Kebony combines beauty with sustainability for redevelopment of protected site
ST. CLAIR, Michigan, May 24, 2016 – JD Architects (JDA) has recently completed its ambitious redevelopment of Cinque Ports Street, the 1,050 sq. m. former Central Garage site in Rye. Derelict for fourteen years, these buildings have been given a new lease of life with a striking, angular wooden façade made from Kebony. With its clever design and sustainable focus, Cinque Ports Street was announced as a winner at this year’s RIBA Regional South East Award.
Influenced by the town’s maritime history, the transformed properties, predominantly for residential use but also containing two retail units at ground floor, combine architectural elements inspired by historic imagery of the towns nearby shipyard warehouse and traditional coastal architecture of the East Sussex coastline. Prior to construction, significant archaeological digs and studies were carried out to inform the design parameters and avoid disruption to the remains of Rye’s medieval town wall, which runs through the site and is protected as a scheduled ancient monument (SAM).
JDA wanted to create a modest design that emphasized the clean lines of traditional maritime architecture and incorporated a large amount of timber cladding, made from beautiful dark-hued Kebony, the sustainable alternative to tropical hardwood. This creates a dramatic outline on the streetscape and the steep pitched roof that angles sharply down at either side ensures the building matches the heights of adjoining buildings. The window placement has also been carefully considered to maximize the views towards Rother Valley, with expansive glass openings to obtain the most light.
The decision to choose Kebony for the cladding was made due to the wood’s aesthetic and environmental credentials, being far more environmentally friendly than comparable construction materials. Developed in Norway, the Kebony technology is an environmentally friendly, patented process, which enhances the properties of fast growing sustainable softwood with a bio-based liquid. By impregnating the wood with furfuryl alcohol, the wood’s cell wall is polymerized resulting in greatly improved durability and dimensional stability. This process gives the wood a dark coloration, comparable to woods such as mahogany or teak, which perfectly complement the quiet and restrained color pallet of Cinque Ports Street.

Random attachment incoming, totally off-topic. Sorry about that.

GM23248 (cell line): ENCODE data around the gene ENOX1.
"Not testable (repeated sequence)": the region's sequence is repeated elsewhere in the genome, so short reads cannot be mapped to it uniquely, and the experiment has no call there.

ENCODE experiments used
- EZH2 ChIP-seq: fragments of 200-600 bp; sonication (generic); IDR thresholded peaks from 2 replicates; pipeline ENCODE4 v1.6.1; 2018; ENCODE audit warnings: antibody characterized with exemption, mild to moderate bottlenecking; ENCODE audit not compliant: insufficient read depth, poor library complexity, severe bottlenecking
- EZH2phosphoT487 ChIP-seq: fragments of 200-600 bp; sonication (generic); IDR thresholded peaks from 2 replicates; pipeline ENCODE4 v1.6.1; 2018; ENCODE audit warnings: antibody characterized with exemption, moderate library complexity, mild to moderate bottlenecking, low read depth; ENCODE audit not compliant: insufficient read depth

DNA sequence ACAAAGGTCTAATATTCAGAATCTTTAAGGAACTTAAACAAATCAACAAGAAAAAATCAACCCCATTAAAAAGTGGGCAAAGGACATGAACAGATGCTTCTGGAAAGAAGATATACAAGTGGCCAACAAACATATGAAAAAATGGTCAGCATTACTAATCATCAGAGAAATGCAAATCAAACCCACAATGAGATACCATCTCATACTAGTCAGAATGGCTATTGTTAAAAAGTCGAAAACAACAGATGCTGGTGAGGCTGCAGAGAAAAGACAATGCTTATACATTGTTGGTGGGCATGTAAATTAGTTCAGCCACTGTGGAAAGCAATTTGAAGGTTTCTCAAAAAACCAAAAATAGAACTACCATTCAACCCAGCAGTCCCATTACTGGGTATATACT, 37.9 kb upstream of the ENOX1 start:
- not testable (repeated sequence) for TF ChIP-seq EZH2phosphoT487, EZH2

“This was a fascinating project to be involved with as we had to come up with a beautiful design that modernized the site while preserving the medieval town wall,” Jonathan Dunn, lead architect on this project commented. “Kebony cladding proved to be a fantastic solution, providing a contemporary look which draws on elements of local history and is a great asset for the town of Rye.”
“The architects at JDA have done a fantastic job, taking a derelict site and transforming it with a beautiful contemporary design in keeping with the area’s history,” Adrian Pye, International Sales Director at Kebony added. “From the Kebony clad frontage to the carefully considered window placement, a great amount of time and thought has gone into the design details and we are delighted with the end result.”
Photos © Oliver Perrott
Walker Sands Communications
* Kebony Technology
The Kebony technology is a patented process which enhances the properties of non-durable wood species to give them similar characteristics to the best performing woods. Through a sustainable process wood species such as pines and some non-durable hardwoods are impregnated with a bio-based liquid derived from agricultural crop waste. With the addition of heat, the furfuryl polymer is permanently grafted into the wood cell wall, resulting in greatly improved durability and dimensional stability.
Kebony is suitable for both internal and external applications that demand high performance and great aesthetics including: decking, flooring, cladding, roofing, windows, and furniture. Over time Kebony acquires its characteristic silver-grey patina when exposed to sun and rain, whilst not losing its performance characteristics. With improved durability and dimensional stability Kebony is becoming increasingly the choice of leading architects and developers enabling them to use wood in projects without causing environmental degradation. Kebony has been used internationally in projects from commercial, public, residential and marine, for example Hunter’s Point in New York, the Mary Rose museum and both residential and commercial buildings on the UK’s seafront. A recent study by Norwegian environmental consulting firm Bergfald & Co. demonstrated that Kebony has a substantially lower carbon footprint than its tropical hardwood equivalents.